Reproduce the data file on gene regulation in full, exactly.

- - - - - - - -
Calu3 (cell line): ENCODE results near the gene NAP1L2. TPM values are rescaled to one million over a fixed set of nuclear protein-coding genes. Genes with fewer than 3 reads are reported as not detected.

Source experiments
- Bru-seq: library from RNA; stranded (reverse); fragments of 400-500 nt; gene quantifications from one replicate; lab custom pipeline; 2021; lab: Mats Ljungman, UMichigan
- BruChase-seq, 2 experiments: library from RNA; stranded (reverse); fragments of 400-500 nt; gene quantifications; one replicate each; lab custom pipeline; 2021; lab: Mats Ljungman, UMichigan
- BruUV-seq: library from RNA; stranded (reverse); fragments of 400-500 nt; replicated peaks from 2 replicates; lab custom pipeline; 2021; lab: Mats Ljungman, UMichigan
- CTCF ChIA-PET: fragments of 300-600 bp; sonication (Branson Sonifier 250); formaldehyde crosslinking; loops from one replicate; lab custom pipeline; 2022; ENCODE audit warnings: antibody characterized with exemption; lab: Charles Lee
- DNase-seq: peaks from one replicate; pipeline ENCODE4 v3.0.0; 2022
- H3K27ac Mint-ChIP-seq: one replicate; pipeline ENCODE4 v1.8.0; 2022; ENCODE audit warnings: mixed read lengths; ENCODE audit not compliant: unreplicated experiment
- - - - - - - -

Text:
Calu3 (cell line): ENCODE results near the gene NAP1L2. TPM values are rescaled to one million over a fixed set of nuclear protein-coding genes. Genes with fewer than 3 reads are reported as not detected.

Source experiments
- Bru-seq: library from RNA; stranded (reverse); fragments of 400-500 nt; gene quantifications from one replicate; lab custom pipeline; 2021; lab: Mats Ljungman, UMichigan
- BruChase-seq, 2 experiments: library from RNA; stranded (reverse); fragments of 400-500 nt; gene quantifications; one replicate each; lab custom pipeline; 2021; lab: Mats Ljungman, UMichigan
- BruUV-seq: library from RNA; stranded (reverse); fragments of 400-500 nt; replicated peaks from 2 replicates; lab custom pipeline; 2021; lab: Mats Ljungman, UMichigan
- CTCF ChIA-PET: fragments of 300-600 bp; sonication (Branson Sonifier 250); formaldehyde crosslinking; loops from one replicate; lab custom pipeline; 2022; ENCODE audit warnings: antibody characterized with exemption; lab: Charles Lee
- DNase-seq: peaks from one replicate; pipeline ENCODE4 v3.0.0; 2022
- H3K27ac Mint-ChIP-seq: one replicate; pipeline ENCODE4 v1.8.0; 2022; ENCODE audit warnings: mixed read lengths; ENCODE audit not compliant: unreplicated experiment